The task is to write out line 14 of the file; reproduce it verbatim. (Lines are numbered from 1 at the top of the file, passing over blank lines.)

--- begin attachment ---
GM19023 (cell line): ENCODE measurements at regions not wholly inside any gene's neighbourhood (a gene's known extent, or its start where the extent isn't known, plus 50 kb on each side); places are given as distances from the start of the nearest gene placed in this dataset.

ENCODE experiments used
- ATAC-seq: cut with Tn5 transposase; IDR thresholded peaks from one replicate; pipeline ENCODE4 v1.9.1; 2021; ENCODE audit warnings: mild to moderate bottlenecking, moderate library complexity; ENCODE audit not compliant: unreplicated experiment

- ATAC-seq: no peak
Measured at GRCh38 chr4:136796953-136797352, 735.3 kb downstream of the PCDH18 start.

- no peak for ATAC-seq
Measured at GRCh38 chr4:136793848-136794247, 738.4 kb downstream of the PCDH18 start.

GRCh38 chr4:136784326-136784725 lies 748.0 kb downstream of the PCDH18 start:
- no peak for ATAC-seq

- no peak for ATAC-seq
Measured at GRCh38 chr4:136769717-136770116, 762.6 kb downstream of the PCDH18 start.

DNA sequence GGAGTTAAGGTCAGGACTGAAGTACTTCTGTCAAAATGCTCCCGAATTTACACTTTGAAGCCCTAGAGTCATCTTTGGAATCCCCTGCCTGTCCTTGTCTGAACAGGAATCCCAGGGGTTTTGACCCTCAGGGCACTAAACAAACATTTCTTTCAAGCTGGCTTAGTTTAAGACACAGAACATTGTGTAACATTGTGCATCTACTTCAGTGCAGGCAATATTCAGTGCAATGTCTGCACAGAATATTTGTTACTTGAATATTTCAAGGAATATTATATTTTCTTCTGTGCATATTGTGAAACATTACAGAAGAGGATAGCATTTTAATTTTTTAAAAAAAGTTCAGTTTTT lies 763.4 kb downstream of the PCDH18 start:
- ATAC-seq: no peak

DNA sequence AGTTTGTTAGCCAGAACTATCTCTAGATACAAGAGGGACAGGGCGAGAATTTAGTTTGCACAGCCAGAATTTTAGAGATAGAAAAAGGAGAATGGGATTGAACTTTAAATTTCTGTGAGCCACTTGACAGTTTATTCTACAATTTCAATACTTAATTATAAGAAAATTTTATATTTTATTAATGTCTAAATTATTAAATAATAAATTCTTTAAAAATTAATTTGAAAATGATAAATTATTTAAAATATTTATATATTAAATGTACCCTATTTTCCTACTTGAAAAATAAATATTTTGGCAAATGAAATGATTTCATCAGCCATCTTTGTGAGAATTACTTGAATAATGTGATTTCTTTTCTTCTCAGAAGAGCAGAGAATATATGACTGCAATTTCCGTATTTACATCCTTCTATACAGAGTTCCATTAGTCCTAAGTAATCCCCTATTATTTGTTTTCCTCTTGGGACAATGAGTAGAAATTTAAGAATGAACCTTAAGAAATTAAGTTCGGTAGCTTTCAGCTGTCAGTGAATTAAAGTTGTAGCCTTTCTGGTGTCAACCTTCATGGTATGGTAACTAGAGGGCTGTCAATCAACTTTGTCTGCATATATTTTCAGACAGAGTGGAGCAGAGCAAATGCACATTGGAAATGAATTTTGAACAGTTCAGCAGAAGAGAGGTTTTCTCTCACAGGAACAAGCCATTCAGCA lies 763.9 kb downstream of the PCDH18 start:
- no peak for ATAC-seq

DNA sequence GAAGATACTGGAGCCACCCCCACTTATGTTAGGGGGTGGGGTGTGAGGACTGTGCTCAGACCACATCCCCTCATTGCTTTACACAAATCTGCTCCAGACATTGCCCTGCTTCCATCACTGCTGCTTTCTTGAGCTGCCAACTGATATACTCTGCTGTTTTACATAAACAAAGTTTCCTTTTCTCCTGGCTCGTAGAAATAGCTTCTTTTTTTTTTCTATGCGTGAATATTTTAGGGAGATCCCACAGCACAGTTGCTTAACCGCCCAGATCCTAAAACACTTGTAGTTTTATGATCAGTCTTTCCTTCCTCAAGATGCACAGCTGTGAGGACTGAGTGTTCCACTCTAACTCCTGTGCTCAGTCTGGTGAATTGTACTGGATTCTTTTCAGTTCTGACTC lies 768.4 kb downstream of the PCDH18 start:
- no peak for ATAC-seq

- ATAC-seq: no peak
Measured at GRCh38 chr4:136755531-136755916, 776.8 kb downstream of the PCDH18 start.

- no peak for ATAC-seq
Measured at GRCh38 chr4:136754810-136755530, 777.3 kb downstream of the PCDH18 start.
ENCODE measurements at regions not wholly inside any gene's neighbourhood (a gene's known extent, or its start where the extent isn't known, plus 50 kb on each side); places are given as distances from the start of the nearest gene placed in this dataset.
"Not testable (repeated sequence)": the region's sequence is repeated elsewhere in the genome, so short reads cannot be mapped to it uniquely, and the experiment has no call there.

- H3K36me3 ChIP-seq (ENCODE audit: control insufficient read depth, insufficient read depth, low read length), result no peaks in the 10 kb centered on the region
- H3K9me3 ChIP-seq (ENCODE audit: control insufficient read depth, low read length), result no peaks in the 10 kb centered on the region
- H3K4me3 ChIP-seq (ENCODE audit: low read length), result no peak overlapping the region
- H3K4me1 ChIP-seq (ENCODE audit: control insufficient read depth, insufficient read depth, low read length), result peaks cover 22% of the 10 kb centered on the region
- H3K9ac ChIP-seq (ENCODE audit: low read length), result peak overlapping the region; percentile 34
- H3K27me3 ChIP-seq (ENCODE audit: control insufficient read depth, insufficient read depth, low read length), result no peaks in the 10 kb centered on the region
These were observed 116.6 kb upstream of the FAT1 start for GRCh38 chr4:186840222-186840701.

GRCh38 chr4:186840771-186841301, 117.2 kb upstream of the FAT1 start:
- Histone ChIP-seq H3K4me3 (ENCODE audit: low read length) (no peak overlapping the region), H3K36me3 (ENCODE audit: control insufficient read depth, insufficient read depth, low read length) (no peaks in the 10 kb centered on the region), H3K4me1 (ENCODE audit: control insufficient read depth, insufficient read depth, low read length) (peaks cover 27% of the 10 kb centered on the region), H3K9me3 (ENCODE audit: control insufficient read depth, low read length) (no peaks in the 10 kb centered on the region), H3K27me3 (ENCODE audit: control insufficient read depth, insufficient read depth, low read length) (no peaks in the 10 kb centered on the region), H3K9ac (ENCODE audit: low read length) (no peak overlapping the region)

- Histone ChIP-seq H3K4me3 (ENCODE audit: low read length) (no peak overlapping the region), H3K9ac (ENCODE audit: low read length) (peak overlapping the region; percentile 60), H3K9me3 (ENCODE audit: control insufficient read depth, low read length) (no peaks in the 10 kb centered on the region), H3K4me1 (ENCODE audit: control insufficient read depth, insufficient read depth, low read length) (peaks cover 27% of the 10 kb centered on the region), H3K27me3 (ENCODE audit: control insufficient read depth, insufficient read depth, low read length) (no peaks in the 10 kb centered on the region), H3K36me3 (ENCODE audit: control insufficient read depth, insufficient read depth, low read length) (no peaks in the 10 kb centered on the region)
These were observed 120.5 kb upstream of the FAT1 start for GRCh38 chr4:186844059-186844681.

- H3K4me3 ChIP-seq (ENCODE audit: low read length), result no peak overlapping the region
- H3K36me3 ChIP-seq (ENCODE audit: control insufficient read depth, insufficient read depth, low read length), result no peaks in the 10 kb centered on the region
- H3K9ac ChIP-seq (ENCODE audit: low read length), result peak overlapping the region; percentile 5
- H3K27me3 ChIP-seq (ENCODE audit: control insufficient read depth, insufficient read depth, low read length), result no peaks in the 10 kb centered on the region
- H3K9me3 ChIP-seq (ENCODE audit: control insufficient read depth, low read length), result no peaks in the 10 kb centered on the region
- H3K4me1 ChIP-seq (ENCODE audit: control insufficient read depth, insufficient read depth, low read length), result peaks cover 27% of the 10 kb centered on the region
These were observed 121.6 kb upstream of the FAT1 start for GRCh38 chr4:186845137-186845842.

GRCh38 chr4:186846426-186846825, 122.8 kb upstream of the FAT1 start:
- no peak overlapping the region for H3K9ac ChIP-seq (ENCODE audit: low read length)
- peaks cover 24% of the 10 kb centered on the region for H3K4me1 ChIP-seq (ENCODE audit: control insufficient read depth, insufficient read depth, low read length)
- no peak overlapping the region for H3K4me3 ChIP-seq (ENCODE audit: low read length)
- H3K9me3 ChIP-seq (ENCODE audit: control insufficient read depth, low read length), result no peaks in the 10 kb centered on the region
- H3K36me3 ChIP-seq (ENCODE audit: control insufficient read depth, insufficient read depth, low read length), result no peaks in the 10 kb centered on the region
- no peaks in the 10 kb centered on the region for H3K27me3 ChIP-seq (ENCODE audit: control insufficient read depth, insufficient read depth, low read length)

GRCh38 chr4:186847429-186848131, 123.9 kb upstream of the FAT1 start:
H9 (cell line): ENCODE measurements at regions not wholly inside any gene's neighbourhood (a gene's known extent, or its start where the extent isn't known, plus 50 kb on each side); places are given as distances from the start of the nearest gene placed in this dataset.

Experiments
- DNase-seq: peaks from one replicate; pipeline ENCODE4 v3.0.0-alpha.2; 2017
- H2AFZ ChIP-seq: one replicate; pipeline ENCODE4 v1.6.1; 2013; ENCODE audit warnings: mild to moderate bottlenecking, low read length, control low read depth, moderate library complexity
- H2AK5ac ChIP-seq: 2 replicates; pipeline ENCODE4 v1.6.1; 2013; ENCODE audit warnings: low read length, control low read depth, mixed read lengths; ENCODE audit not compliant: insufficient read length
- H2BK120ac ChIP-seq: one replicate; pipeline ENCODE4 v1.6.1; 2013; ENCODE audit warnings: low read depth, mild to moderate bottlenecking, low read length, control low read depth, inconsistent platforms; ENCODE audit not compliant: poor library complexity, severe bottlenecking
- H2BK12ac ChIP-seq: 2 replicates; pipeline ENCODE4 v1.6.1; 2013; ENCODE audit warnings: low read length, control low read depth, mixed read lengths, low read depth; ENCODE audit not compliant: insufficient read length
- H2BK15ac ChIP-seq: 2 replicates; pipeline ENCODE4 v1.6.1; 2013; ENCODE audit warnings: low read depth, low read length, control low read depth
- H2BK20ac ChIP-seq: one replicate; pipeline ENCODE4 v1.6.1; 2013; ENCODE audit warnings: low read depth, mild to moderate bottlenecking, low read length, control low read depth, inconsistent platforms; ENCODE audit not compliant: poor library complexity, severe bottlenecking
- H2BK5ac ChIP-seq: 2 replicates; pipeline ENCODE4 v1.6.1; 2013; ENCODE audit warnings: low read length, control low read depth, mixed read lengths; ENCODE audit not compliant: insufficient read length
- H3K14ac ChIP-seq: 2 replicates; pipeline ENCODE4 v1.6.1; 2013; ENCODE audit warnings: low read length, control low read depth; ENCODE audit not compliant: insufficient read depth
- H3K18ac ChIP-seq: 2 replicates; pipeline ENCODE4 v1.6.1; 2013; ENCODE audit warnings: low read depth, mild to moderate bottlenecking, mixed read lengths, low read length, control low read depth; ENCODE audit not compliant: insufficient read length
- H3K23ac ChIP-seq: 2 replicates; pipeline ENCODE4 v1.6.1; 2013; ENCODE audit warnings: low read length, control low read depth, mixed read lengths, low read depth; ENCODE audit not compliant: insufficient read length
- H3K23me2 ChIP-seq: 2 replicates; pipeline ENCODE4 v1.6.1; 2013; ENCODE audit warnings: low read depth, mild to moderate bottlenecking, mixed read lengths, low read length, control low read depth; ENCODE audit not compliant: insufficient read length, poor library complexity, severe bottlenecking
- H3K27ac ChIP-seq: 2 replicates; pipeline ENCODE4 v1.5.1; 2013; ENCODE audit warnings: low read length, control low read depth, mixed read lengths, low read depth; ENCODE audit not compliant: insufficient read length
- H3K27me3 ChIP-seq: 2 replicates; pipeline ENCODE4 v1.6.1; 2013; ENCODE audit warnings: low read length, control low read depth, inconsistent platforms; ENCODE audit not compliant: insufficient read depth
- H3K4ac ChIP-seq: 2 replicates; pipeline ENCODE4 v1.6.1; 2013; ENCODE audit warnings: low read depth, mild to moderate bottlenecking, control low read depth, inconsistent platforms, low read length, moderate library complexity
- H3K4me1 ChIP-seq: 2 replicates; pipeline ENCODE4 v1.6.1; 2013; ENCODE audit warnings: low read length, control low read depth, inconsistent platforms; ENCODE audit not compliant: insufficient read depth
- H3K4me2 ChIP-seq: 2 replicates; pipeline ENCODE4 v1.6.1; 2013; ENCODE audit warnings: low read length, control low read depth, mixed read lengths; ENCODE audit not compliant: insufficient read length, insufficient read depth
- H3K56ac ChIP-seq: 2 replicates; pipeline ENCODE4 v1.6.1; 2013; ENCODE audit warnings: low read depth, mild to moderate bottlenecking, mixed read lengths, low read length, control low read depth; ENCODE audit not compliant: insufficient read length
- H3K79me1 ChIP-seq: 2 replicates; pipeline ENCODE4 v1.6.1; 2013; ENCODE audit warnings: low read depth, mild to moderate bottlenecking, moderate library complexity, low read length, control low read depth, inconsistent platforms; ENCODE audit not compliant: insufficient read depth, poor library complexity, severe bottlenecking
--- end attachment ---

DNA sequence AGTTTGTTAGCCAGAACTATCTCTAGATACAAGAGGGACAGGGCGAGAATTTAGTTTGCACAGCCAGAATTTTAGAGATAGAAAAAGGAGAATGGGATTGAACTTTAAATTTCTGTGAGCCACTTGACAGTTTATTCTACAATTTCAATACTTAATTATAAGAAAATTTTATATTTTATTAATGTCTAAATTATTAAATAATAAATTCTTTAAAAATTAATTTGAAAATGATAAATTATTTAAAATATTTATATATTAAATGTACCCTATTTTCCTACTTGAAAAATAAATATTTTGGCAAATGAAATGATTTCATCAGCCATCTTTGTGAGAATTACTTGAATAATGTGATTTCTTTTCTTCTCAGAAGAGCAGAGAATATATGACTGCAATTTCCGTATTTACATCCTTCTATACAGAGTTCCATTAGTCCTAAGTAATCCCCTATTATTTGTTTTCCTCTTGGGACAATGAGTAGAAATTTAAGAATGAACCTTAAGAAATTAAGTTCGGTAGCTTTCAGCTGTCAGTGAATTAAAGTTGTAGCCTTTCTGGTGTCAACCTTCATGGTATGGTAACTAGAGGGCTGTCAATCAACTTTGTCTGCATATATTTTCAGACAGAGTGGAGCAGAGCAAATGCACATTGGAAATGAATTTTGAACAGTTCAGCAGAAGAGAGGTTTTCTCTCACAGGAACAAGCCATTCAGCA lies 763.9 kb downstream of the PCDH18 start: